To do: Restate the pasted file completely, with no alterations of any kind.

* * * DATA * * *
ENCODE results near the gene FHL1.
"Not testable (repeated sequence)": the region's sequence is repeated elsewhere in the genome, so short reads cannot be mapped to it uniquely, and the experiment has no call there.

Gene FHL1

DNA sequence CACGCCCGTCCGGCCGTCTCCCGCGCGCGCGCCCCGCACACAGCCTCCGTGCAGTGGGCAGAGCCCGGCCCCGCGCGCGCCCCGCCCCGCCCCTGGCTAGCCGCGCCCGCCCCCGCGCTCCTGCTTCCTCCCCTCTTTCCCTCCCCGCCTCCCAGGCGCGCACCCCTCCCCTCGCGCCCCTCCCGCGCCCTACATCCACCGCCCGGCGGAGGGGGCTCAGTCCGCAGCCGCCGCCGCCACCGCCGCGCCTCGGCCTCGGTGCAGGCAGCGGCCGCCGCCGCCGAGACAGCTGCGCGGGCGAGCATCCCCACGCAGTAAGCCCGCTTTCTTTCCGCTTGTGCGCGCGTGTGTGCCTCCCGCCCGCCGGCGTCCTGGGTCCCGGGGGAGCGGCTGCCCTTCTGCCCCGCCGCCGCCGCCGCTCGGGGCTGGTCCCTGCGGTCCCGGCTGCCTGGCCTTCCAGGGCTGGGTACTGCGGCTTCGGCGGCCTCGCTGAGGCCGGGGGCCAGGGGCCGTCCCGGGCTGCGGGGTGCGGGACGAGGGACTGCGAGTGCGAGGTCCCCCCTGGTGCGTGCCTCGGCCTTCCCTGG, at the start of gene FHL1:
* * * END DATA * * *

ENCODE results near the gene FHL1.
"Not testable (repeated sequence)": the region's sequence is repeated elsewhere in the genome, so short reads cannot be mapped to it uniquely, and the experiment has no call there.

Gene FHL1

DNA sequence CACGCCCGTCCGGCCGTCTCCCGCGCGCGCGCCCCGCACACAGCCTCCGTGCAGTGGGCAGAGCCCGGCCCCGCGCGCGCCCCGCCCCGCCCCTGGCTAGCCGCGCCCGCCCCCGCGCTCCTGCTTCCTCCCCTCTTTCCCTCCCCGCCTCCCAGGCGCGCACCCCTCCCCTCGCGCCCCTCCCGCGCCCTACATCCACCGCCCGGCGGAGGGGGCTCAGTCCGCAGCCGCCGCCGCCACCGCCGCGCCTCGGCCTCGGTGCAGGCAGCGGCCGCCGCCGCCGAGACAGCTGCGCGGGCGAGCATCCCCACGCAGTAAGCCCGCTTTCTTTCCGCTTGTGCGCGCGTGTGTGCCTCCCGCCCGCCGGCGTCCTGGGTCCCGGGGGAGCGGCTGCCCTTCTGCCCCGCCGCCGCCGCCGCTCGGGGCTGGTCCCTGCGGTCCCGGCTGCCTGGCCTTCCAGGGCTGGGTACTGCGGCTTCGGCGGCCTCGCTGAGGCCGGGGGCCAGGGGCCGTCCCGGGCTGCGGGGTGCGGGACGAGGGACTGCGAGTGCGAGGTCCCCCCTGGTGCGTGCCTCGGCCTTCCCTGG, at the start of gene FHL1: